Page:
Ahem cough cough

I think this a good point to note that my illustration was a reference to California's fiscal insanity (the state is bankrupt in all but name). It had no racialist or "cultural" message. I am not a fan of the modern "know nothingism" that is sweeping the country and rehashing the same arguments used to exclude Poles, Jews and the Irish.

That said I must ask that we stay on topic (California's finances and the idiocy of burdening the tax payers of a bankrupt state with supplying costly benefits to those who are here illegally). Also please refrain from Ad Hominem attacks.

The Anti-Gnostic said...

Gnosticism is not "knowledge." It is heresy, and a fatal conceit.

Per John's request, I will confine myself to pointing out that California and by extension the US is what you get when you combine open borders with a welfare state. Like Milton Friedman said, you can't have both.

gdelassu said...

the idiocy of burdening the tax payers of a bankrupt state with supplying costly benefits to those who are here illegally

A brief comment on the "burden" to taxpayers: I work at a university, so I have easy access to Lexis Nexis. I went and pulled up the brief in this case filed by the folks arguing that the California law should be overturned and illegal immigrants should not be allowed to pay "in-state" tuition (the appellants). The appellants claim that there are 25 thousand illegal immigrants paying in-state tuition each year under this law. They cite no source for that figure, and they have every incentive to inflate it, but let us take it as genuine arguendo.

The UC system's website claims that they have 220 thousand students at this time. The Cal State system's website claims 433 thousand. Presumably some of those 25 thousand illegal immigrant students that the appellants claim are getting "in-state" benefits are enrolled in the California Community College system, but in order to maximize their projected cost to the California taxpayer, I will pretend as if they were all enrolled in the UC and Cal State system and not even factor CCC numbers into my tallies. This means that those 25 thousand students amount to 3.8% (call it 4%) of the total student population in California public colleges.

Imagine if you made them all pay "out-of-state" tuition. This could, at most, reduce the state's outlays for higher education by 4%. That is, of course, a totally bogus approach to the math. In reality the marginal costs of these students are quite small and even if you deported every last one of them the costs of running the UC and Cal State systems would not decline even 1%, but let us imagine that the 4% drop in enrollment translated into a 4% reduction in public outlays to support the schools.

According to the Governor's Budget Summary (p.14) higher education accounts for 10.6% of the state's outlays each year. If you reduce that by 4%, you will now have higher education at 10.2% of the budget. You will, in other words, have shaved 0.4% out of the pie.

Is 0.4% really that much of a burden? I am not buying it. If Californians are really concerned about their state finances (and they should be), why did they just reject Prop 19? The state spends much more each year incarcerating drug pushers ($1.6 billion) than it spends on higher education for illegal immigrants ($506 million).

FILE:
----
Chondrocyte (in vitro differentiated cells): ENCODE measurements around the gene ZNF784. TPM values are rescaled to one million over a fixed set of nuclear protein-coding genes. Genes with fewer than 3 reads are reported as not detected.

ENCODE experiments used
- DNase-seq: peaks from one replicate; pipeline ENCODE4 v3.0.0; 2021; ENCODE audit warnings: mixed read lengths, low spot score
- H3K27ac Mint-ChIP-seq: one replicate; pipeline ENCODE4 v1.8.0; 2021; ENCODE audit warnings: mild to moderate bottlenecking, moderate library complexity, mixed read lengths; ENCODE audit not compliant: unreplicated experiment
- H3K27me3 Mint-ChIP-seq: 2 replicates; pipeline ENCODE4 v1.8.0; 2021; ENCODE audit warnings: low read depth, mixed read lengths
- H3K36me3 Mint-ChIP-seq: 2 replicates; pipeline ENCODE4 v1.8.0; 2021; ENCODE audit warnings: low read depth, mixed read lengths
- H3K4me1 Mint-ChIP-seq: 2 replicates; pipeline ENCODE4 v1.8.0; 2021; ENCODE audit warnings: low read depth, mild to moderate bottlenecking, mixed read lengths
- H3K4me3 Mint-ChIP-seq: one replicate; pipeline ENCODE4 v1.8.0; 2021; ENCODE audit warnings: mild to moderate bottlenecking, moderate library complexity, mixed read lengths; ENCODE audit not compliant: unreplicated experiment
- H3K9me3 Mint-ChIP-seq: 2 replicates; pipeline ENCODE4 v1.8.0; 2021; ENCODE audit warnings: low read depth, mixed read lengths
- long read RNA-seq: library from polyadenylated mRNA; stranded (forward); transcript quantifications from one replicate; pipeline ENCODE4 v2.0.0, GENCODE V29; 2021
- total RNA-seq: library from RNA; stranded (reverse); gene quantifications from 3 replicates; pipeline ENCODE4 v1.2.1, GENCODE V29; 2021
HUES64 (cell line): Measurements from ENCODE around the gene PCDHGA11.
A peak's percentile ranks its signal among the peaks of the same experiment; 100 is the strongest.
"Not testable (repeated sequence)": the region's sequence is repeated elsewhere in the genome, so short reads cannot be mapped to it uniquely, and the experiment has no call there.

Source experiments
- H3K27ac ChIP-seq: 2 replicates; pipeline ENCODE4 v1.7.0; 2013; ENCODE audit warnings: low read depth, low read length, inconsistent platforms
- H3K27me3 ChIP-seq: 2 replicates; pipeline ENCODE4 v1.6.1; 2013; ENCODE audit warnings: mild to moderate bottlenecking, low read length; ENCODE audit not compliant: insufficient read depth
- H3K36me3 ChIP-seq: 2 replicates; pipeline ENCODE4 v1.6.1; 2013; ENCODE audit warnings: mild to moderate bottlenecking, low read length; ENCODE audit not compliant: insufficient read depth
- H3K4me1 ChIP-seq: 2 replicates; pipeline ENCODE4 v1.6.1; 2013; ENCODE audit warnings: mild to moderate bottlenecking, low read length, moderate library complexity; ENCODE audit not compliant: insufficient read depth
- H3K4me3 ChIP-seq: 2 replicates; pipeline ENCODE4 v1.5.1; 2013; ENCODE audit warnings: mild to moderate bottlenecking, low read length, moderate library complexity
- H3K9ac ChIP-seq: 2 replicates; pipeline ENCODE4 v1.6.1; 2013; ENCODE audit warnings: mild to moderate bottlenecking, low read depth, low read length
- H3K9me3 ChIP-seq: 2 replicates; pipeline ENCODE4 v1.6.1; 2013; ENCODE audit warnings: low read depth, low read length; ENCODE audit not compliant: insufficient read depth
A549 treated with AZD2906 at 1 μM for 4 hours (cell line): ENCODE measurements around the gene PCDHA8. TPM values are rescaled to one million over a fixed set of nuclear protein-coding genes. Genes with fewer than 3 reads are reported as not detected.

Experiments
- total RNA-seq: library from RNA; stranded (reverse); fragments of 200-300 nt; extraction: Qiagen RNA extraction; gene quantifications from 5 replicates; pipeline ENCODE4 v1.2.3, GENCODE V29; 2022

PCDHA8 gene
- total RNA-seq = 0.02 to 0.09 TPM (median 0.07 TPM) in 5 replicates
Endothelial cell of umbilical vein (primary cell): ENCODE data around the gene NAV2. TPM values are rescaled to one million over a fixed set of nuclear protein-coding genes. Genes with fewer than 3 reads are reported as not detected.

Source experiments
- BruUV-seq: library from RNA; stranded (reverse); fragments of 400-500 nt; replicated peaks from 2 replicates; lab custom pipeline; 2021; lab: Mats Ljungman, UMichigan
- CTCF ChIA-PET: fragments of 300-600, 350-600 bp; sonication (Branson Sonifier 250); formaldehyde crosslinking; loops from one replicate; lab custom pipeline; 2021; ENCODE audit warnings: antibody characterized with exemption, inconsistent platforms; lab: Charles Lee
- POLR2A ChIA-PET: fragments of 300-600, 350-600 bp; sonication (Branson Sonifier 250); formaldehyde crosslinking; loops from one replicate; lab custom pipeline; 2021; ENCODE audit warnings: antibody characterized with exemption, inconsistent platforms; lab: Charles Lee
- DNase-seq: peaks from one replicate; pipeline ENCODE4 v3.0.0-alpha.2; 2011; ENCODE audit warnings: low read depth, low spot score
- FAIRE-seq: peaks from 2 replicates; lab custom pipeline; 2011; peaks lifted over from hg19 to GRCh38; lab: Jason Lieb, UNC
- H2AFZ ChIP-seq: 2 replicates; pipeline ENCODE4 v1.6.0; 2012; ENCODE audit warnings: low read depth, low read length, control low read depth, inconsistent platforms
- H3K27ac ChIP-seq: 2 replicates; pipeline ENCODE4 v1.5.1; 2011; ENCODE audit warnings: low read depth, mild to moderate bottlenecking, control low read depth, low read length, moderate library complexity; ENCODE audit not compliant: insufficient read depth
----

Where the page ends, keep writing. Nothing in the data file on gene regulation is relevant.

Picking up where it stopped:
Moreover, to look at the education costs as pure cost with no benefit is rather short sighted. Many of these folks will eventually marry Californians and get their immigration status legalized. Many others will stick around in California over the long term despite their undocumented status. Education will help these folks to contribute more productively to California. Is it better to have these folks consigned to a permanent underclass where their ability to contribute productively to society is greatly limited? Is that what California really regards as its own self-interest? If California taxpayers must bear an extra 0.4% burden in order to achieve a more productive population, is that really such a bad bargain, especially when, as I mentioned before, far larger budget cuts could be achieved at much lower social cost by ending modern day Prohibition?

I stand by my earlier claim. The suicide photo might make sense on an article about tax reform or pension reform or prison reform, but appended above this particular story it is simply nonsense on stilts.

The Archer of the Forest said...

I did a little calculating of my own from the information on the Cal State and UC systems in terms of their in state v. out of state tuition rates.

According to the UC website, fees (just tuition, not room/board,books,insurance, etc.) are $11285 for a resident and $34164 for a non-resident undergraduate.

The Cal State system website made it hard to figure out exactly what an out of state tuition would be, but I found a blurb on one of the pages that said that out-of-state tuition was calculated at $320 per semester unit on top of the $5180 in-state tuition. Assuming that some one is taking 5 classes a semester, that's $1600 plus the $5180 regular tuition for a total of $6780 in tuition fees.

I am going to assume what the No. 10 comment above assumes in that Community Colleges are factored out and that 25000 illegal immigrants are actually paying in-state tuition.

Given that Cal State seems to be much for affordable in terms of out of state tuition, I am going to make a guess (out of the air) that 2/3's of the illegal immigrants are going to Cal State instead of UC for financial reasons. (16000 to Cal State and 8000 to UC).

As such, I calculate that 8000 UC students paying $34164 in tuition is $273,312,000 vs. 8000 students paying $11285 in tuition is $90,288,000.

Likewise, 16000 Cal State students paying $6780 in tuition is $108,480,000 vs 16000 students playing $5180 a year is $82,880,000.

Thus, that grand total of what this is costing the state in lost out-of-state tuition fees would appear to be a difference of $208,624,000. This is not counting other revenue lost on providing health insurance, housing, or other welfare assistance to illegal aliens.

Granted, in a bankrupt state government that is potentially losing billions in deficit spending, 208 million dollars isn't exactly a golden parachute, but it is a significant figure.